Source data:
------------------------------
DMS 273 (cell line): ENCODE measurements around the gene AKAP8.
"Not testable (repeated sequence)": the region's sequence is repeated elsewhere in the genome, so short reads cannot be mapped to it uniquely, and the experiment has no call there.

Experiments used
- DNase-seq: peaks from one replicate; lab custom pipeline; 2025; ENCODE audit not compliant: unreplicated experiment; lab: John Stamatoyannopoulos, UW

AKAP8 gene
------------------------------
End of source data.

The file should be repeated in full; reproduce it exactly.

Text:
DMS 273 (cell line): ENCODE measurements around the gene AKAP8.
"Not testable (repeated sequence)": the region's sequence is repeated elsewhere in the genome, so short reads cannot be mapped to it uniquely, and the experiment has no call there.

Experiments used
- DNase-seq: peaks from one replicate; lab custom pipeline; 2025; ENCODE audit not compliant: unreplicated experiment; lab: John Stamatoyannopoulos, UW

AKAP8 gene